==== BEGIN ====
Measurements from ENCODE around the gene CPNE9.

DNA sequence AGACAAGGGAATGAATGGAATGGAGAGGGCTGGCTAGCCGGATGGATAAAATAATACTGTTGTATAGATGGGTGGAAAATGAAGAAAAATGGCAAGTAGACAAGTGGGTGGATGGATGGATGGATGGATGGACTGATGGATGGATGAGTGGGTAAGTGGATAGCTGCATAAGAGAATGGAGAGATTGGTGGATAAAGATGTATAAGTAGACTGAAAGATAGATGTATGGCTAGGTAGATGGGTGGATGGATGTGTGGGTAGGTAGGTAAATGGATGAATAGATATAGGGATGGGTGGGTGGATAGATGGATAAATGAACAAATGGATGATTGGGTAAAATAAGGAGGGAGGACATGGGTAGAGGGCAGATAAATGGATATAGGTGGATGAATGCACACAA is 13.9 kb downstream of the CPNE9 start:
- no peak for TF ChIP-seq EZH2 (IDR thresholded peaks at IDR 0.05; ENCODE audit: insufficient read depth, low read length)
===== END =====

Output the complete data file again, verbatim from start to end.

Measurements from ENCODE around the gene CPNE9.

DNA sequence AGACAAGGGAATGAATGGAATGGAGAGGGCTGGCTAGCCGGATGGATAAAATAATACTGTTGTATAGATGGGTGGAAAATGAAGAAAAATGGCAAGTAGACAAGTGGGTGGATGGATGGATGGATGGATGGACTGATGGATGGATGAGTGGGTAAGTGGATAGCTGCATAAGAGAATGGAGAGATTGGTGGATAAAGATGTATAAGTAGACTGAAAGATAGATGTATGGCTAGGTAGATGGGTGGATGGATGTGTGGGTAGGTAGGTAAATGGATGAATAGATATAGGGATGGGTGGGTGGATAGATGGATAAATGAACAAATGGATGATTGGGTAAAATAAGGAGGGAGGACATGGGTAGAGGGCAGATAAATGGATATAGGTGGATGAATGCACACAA is 13.9 kb downstream of the CPNE9 start:
- no peak for TF ChIP-seq EZH2 (IDR thresholded peaks at IDR 0.05; ENCODE audit: insufficient read depth, low read length)